A robotic statue titled “The Singing Man” by Jonathan Borofsky stands in the yard as if guarding the museum. It is close to two and a half meters tall and, as its jaw dropped, it began to hum an unrecognizable melody resembling an eerie David Lynch song.
After lunch, I stepped inside the museum to look at special exhibition including “Memory Unforgettable: Georg Baselitz’s Russian Paintings,” “Artist of the Year 2007 - Yeon-doo Jung” and “Line Drawing with Steel ― Bernar Venet: Line, Trace, Concept.”
The museum has a vast collection of modern art, from Paik Nam-june’s video art tower “The More, the Better,” consisting of 1,003 monitors, and works by modern Korean painters who helped shape the dynamics of 20th century art, including Lee Sang-bum, Whang In-kie and Yoo Young-kuk, among others.
The building itself is a work of art, with traditional Korean architectural elements mixed with western influences, such as old designs from Korean castle walls incorporated into the minimalist modern structure.
It took around an hour and a half to look around the museum.
Two stations away on the “elephant train,” a theme park-style ride that serves as a shuttle bus through Seoul Grand Park, I reached a hiking trail with statuesque pine trees hovering over the pathway.
Looking ahead, the trail seemed endless, with the soft echoes of raindrops falling from the leaves. The rain had made the trees verdant and I almost felt guilty enjoying the scenery with almost nobody around.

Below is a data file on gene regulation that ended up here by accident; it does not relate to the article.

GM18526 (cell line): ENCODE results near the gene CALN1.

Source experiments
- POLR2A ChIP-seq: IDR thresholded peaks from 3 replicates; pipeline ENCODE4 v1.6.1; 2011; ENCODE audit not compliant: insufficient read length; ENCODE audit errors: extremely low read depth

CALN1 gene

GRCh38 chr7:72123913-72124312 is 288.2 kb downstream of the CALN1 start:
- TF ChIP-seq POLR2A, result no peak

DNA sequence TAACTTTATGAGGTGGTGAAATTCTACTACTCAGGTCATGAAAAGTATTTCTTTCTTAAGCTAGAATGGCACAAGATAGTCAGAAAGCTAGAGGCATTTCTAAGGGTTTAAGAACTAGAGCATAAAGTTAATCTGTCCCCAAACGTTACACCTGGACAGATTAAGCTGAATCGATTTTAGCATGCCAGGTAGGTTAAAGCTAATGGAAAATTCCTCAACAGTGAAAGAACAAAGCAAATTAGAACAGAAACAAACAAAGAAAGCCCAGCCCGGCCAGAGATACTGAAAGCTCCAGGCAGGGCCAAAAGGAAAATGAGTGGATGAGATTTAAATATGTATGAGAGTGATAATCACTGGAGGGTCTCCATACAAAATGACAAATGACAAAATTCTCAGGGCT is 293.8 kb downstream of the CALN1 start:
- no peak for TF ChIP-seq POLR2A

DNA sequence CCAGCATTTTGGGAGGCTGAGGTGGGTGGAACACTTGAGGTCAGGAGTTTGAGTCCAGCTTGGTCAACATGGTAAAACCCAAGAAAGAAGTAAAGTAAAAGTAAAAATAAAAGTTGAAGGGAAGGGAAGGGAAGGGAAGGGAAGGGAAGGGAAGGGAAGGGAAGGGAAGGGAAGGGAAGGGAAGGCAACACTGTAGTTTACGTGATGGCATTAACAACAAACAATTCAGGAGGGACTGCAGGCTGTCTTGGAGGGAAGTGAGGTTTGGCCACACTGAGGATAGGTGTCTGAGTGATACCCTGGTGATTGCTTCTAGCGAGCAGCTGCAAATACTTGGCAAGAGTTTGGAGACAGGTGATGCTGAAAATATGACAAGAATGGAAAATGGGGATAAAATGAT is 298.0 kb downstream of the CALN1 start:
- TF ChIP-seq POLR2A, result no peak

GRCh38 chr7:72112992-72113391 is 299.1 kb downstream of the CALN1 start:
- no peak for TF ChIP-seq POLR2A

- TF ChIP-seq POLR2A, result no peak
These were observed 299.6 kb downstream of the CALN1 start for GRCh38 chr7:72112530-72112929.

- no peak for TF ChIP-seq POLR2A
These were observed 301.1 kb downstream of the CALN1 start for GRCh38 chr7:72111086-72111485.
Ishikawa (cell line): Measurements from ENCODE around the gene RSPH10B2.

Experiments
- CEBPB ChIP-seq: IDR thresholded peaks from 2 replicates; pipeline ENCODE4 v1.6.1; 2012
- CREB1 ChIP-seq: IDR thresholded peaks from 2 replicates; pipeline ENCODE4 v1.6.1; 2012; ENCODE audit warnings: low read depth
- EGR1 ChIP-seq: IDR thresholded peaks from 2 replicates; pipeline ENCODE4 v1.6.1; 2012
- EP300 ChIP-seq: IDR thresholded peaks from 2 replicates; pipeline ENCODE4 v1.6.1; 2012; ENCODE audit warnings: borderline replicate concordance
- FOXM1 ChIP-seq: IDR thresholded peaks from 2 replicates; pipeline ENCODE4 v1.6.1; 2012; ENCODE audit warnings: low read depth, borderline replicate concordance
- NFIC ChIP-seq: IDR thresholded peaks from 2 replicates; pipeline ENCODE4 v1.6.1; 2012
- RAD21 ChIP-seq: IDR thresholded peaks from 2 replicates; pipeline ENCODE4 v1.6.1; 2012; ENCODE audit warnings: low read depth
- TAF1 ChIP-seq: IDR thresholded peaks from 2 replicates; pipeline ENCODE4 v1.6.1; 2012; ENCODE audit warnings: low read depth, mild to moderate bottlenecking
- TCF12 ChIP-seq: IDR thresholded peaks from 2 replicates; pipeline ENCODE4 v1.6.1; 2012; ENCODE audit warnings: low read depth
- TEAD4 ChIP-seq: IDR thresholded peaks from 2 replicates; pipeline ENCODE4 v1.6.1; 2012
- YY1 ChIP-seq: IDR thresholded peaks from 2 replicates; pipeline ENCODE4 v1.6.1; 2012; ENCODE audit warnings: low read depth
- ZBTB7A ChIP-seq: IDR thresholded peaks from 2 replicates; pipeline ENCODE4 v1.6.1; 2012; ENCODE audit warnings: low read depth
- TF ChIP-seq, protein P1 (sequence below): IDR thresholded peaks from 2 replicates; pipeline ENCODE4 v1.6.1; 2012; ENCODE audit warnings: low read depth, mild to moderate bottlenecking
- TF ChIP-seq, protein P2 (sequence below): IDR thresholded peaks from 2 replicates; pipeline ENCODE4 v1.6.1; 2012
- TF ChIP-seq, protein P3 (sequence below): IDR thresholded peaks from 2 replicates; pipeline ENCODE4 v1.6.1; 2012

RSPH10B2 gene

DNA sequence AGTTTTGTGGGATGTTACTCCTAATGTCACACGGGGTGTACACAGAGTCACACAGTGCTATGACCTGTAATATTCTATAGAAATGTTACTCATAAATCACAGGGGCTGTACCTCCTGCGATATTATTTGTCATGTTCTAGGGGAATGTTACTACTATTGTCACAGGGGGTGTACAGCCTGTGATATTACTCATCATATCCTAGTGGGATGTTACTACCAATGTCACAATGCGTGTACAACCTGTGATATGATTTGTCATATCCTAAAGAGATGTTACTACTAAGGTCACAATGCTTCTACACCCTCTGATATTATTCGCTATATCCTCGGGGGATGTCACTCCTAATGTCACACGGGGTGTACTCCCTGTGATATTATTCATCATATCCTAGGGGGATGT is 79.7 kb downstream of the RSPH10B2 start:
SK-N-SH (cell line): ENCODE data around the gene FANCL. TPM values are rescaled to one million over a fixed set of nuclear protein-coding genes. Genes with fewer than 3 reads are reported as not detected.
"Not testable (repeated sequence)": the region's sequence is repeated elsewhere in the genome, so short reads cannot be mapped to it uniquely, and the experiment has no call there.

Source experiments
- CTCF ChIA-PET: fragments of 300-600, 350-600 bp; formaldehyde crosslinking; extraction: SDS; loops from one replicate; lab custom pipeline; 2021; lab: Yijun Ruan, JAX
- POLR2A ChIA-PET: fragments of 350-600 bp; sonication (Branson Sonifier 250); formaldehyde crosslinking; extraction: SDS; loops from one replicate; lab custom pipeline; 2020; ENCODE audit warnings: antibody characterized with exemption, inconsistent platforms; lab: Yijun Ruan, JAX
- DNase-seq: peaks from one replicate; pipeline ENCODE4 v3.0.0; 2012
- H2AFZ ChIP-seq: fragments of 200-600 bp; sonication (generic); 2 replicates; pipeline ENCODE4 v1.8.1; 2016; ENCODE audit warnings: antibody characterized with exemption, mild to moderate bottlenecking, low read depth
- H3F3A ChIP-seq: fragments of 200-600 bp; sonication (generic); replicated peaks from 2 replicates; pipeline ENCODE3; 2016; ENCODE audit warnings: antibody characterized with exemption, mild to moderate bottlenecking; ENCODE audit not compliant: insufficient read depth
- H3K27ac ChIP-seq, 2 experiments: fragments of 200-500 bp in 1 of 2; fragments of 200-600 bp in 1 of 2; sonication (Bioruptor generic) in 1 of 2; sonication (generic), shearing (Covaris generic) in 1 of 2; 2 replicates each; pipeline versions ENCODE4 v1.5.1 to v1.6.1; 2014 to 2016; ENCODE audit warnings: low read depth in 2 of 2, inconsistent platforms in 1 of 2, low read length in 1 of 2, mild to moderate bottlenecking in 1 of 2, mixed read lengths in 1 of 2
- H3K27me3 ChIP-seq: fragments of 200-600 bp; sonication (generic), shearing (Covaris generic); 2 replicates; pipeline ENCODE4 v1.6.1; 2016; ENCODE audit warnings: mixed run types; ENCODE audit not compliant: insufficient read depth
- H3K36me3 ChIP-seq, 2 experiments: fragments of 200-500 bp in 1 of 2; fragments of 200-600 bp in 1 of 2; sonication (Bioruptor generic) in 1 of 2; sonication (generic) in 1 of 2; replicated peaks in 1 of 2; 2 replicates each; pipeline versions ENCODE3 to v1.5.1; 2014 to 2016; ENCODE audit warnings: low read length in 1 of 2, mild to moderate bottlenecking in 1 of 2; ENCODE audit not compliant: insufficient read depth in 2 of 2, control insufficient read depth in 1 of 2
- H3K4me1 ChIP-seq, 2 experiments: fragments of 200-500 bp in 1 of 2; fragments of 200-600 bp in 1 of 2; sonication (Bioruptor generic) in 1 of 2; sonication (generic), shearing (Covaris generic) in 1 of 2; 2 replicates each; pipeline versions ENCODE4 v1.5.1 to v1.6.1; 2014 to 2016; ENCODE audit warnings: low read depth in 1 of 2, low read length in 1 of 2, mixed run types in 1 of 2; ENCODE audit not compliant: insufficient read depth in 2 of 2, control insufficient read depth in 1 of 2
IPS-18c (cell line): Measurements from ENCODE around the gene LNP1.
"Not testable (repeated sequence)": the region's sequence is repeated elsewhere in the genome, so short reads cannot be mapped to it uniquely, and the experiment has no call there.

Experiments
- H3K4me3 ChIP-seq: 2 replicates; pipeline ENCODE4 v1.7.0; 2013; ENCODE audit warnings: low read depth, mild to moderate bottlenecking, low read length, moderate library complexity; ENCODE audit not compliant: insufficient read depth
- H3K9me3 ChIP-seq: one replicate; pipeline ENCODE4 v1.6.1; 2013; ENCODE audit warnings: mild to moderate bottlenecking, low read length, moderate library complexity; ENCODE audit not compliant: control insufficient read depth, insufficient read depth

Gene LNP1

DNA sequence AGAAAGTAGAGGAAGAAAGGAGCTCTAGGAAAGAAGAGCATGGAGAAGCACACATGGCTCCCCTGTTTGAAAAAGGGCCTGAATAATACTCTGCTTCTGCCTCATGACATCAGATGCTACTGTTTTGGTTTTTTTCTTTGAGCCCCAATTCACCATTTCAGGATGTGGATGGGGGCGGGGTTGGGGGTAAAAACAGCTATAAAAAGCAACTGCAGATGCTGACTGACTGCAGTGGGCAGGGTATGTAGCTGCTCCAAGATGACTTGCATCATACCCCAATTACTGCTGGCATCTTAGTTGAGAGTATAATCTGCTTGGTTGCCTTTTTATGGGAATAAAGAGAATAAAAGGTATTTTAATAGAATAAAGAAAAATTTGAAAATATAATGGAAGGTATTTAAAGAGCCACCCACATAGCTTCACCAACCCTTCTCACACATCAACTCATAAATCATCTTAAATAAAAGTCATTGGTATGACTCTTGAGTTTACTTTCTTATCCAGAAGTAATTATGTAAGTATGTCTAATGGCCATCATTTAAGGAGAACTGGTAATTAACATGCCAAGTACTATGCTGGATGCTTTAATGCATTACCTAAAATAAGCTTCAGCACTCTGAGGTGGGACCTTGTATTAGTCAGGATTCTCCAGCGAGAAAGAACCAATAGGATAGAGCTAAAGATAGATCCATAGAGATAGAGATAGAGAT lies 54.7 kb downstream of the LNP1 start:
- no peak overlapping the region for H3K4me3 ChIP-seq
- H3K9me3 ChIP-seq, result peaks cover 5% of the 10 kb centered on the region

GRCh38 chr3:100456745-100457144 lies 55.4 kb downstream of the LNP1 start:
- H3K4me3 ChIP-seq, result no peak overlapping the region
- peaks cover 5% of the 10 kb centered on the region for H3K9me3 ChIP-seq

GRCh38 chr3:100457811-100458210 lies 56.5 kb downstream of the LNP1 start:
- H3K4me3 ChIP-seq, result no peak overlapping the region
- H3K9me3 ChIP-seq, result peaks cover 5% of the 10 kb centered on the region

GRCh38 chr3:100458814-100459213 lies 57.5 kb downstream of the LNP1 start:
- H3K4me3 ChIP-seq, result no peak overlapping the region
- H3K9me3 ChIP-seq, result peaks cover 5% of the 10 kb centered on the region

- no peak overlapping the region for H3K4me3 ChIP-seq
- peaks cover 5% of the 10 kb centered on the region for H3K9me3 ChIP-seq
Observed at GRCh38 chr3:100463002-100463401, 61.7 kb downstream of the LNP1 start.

The trail is divided into four courses, ranging from one that takes 50 minutes to one that requires two hour and a half hours of serious hiking.
This trail is unique to Seoul Grand Park and unlike other amusement parks, it seamlessly connects the mountain to the man-made structures of the park.
At the end of the 50-minute trail is a small entrance to the zoo.
Luckily, I was just in time to see the flamingo show. The zoo currently breeds 360 species and holds special houses for bats and insects.
I walked around noticing that some animals, such as the monkeys, seem to thrive on attention while others, like bears, looked a bit more reluctant to encounter strangers.
By 7 p.m., I was ready to head back to Seoul.
Strolling through the park all day in the rain felt like an odd dream in which I was the only grown-up sitting inside my 5th grade classroom.
The water had blurred my sense of time and place so that my trip to Gwacheon seemed as alien as a trip to South Africa or Morocco.
The zoo has 3,400 animals and 360 species with regular flamingo and dolphin shows. Next door there is a botanical garden with orchids, cacti and an insect pavilion.
Seoul Race Park occupies the equestrian park built for the 1988 summer Olympics. There tends to be heavy traffic at weekends, so it’s best to use public transportation. The nearest subway is Seoul Racecourse Park, line No. 4. For information, call (02) 509-1221 or visit www.company.kra.co.kr.
By Cho Jae-eun Staff Writer [firstname.lastname@example.org]